Born of Titans Review
Review by David Lent
Born of Titans is a 2 to 4 player magazine game contained in the new Ares Magazine #3. The genre it takes place in is Homer’s Iliad. You play a hero who has to complete three quests before any of the other players. Some of the challenges you will face are monsters, fates, furies and your own hubris.
The components included in the game are the rulebook, counters, map and crew sheet. D6 dice are required for the game, but not included. We all have dozens of D6 dice laying around the house so this is not a problem. The components were all of as high of quality as you can get with a magazine game.
The rulebook is a total of 5 pages and well written. I didn’t find any errors or omissions in it. The last page has examples of play that are very helpful.
Unlike most games with counters, these are circular instead of the normal square variety. They are full color and printed on both sides. These represent heroes, allies, gear, divine influence, encounters, quests, prophecies, ships crews and the important hubris counter. The counters representing heroes, crews and allies have three traits. They are battle, navigation and wits. Some of the encounters have you use a specific trait to try to defeat the enemy with. It is best for your hero not to be lower than 3 in any of these or you are going to have trouble. This will be explained more later.
The map is a point to point map that has cities, quest locations, oracles, underworld locations and sea monster locations. It costs 2 movement points to move from one point to another on land and one movement point to move one point to another at sea. You role a D6 for each navigation point your hero, crew and allies have and every roll of 4 to 6 gives you one movement point. If you choose a hero with 2 navigation points and your crew has zero, you are going to be at an extreme disadvantage because your movement will be too slow. Cities on the map can give you two crew or divine tokens. Oracles on the map give you two prophecy which can be used to roll extra dice or look at encounters on the map. The map also has sea monsters that can be defeated, but respawn as soon as you pass their space. The underworld is where your opponent moves your hero to if you encounter one of three specific quests.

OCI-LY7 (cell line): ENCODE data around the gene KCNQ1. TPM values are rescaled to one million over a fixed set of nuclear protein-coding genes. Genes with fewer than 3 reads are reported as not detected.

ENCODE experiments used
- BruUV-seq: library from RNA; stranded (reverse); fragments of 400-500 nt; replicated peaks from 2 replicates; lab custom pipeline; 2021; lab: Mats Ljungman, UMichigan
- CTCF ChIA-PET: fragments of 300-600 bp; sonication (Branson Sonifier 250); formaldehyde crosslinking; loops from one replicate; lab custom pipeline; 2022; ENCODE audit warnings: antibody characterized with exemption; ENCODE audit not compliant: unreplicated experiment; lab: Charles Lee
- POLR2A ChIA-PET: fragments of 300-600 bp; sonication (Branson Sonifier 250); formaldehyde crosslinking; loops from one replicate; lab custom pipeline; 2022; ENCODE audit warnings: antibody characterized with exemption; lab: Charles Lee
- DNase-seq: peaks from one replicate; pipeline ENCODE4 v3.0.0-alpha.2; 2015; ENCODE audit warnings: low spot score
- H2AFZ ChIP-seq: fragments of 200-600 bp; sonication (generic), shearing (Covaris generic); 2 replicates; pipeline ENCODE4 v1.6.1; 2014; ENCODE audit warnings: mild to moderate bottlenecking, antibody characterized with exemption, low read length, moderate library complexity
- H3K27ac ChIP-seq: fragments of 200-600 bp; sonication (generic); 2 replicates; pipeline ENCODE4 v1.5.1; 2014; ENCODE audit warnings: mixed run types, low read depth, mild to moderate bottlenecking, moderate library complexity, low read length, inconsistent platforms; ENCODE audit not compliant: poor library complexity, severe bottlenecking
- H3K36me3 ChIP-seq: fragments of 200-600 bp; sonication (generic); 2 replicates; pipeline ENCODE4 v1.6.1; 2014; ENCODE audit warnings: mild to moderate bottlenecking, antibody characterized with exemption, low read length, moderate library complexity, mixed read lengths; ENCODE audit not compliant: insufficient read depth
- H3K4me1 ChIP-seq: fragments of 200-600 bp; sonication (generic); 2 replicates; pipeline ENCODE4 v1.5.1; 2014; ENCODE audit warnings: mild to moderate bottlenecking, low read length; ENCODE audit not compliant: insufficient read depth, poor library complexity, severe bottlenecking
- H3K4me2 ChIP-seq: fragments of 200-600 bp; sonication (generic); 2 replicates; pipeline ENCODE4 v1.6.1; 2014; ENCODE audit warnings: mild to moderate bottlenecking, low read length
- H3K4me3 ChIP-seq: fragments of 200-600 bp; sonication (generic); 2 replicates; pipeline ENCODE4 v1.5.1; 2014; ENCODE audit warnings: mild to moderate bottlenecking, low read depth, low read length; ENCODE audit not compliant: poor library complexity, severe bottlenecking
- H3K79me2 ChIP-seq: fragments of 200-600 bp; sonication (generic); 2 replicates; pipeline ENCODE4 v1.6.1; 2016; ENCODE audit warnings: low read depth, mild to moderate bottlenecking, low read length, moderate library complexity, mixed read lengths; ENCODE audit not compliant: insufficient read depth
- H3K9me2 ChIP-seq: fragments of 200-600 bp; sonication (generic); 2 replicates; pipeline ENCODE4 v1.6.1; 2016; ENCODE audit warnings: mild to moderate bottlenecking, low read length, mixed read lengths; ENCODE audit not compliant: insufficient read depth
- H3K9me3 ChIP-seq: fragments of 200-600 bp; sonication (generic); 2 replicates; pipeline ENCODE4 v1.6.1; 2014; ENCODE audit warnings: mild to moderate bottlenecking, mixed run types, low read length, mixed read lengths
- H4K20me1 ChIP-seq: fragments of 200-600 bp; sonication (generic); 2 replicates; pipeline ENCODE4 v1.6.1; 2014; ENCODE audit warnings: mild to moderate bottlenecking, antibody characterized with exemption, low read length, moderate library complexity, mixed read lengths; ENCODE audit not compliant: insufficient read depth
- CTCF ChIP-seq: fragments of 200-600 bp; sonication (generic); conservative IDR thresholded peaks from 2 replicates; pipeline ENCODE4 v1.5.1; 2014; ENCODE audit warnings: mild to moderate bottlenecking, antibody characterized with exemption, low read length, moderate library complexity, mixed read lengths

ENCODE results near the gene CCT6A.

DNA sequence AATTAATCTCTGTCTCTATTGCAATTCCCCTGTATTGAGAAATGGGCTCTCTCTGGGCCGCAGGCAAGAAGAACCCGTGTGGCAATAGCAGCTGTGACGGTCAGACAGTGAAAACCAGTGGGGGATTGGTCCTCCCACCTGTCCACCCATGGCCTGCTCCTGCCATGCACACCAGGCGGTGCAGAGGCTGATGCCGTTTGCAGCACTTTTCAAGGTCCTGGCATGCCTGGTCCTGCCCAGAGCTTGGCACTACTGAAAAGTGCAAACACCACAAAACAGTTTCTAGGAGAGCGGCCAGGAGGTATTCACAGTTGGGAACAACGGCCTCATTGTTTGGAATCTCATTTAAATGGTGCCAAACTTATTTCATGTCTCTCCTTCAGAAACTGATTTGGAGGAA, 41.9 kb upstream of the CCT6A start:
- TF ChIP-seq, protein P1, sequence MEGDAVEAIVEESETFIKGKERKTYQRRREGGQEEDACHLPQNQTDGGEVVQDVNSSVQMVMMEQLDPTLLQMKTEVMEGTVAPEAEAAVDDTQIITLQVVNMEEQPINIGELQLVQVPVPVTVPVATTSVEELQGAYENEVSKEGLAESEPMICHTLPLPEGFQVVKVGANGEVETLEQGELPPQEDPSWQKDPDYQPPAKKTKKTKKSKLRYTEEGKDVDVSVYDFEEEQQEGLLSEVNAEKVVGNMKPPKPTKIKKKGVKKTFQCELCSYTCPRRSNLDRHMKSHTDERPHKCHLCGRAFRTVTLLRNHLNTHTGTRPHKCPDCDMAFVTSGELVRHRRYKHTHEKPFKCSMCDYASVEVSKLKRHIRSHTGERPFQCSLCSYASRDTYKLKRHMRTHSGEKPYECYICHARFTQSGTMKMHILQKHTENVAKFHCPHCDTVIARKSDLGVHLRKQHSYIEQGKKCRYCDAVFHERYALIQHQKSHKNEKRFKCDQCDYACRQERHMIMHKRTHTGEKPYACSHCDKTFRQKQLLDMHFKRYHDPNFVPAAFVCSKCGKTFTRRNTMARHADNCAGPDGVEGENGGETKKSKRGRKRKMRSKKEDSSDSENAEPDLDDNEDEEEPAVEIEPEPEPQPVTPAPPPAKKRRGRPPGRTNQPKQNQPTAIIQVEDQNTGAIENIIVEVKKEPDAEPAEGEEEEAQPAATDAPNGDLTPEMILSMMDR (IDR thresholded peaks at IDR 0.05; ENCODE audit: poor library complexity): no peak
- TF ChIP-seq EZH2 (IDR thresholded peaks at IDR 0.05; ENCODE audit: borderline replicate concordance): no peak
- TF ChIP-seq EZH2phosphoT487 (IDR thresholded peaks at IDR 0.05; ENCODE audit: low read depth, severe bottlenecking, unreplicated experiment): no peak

The crew sheets have a picture of a hoplite phalanx with numbered shields. You use the shields to keep track of the number of crew and prophecy you have. The sheet also has a list of the effects of the various divine influence counters in the game. There are two effects for each. The first effect is if you only have one of the counters and the second effect is if you have two of the same counter. Hera the goddess is a very desirable divine counter, because it allows you to give the hubris counter to another player (don’t worry, I won’t forget to explain what the hubris counter is).
Playing the game is simple, but a lot of fun. Each player starts with 6 crew and 2 prophecy and a quest counter that has been placed on the board by their opponent. You get 2 actions per turn which can be any combination of movement, encounters, recruiting, sacrificing and prophecy. We already discussed how movement works so let’s go on to encounters. Encounters occur when you land on a city space, quest space or a sea monster space. City spaces can have a monster for you to fight, give you an ally or have a counter with special instructions. Each monster or sea monster has a numbered trait and you must sum your hero’s, ally’s and crew’s total of that trait to determine the number of dice to throw. Rolls of 4-6 count as hits and if your hits equal the monster’s trait number it dies. Otherwise, you lose one crew and may continue to fight it or retreat. If you crew total drops to zero, you can no longer fight monsters until you gain more crew.
Here is where the game gets really interesting. If you are the first person to complete a quest, you get a hubris counter. The hubris counters prohibits you from completing your second quest. You are stuck with this until the first time someone completes the second quest or you use Hera the Goddess to give the hubris counter to another player. Most player learn to hold onto a Hera counter so they can immediately give it away if it is given to them. Essentially, the hubris counter becomes a hot potato.
What I really like about this game is the unique genre and the fact that it is a quest based game. Usually, games involving ancient greeks are simply tactical battle games. This game plays more like an adventure board game and really does feel like what a game about the Iliad should be like. Well done!
Buy you own copy on eBay.